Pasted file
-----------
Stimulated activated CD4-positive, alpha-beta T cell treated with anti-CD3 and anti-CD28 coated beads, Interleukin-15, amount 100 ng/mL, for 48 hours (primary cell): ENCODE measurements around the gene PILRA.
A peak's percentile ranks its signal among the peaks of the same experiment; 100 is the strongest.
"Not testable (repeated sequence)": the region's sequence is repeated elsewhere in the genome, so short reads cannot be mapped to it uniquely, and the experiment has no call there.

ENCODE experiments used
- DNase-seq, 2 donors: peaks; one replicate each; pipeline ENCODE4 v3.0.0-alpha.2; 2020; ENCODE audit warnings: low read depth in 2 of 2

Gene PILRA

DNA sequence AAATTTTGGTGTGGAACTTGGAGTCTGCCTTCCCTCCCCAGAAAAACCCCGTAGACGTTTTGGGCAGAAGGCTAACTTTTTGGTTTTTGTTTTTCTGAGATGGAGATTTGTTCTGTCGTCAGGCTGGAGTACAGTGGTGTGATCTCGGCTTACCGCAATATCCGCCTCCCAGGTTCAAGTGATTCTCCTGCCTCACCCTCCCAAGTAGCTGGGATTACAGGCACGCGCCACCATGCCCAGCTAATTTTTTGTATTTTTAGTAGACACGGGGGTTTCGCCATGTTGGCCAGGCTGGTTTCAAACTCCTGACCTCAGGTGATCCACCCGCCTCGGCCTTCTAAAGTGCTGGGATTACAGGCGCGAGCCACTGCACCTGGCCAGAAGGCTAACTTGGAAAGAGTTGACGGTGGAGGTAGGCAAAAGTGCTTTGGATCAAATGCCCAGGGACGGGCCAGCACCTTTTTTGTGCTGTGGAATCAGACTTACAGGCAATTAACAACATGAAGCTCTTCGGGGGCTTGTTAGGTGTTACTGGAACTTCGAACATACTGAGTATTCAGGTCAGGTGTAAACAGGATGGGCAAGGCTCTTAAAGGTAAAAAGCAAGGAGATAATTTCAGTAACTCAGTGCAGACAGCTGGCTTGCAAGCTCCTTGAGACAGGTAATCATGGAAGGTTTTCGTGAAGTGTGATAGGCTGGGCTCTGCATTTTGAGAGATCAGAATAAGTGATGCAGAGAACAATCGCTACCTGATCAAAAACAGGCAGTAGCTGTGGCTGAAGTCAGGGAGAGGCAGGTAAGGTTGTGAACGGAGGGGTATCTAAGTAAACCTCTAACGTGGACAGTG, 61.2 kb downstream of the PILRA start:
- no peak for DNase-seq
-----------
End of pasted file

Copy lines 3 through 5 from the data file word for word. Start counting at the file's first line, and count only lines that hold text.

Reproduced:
"Not testable (repeated sequence)": the region's sequence is repeated elsewhere in the genome, so short reads cannot be mapped to it uniquely, and the experiment has no call there.

ENCODE experiments used
- DNase-seq, 2 donors: peaks; one replicate each; pipeline ENCODE4 v3.0.0-alpha.2; 2020; ENCODE audit warnings: low read depth in 2 of 2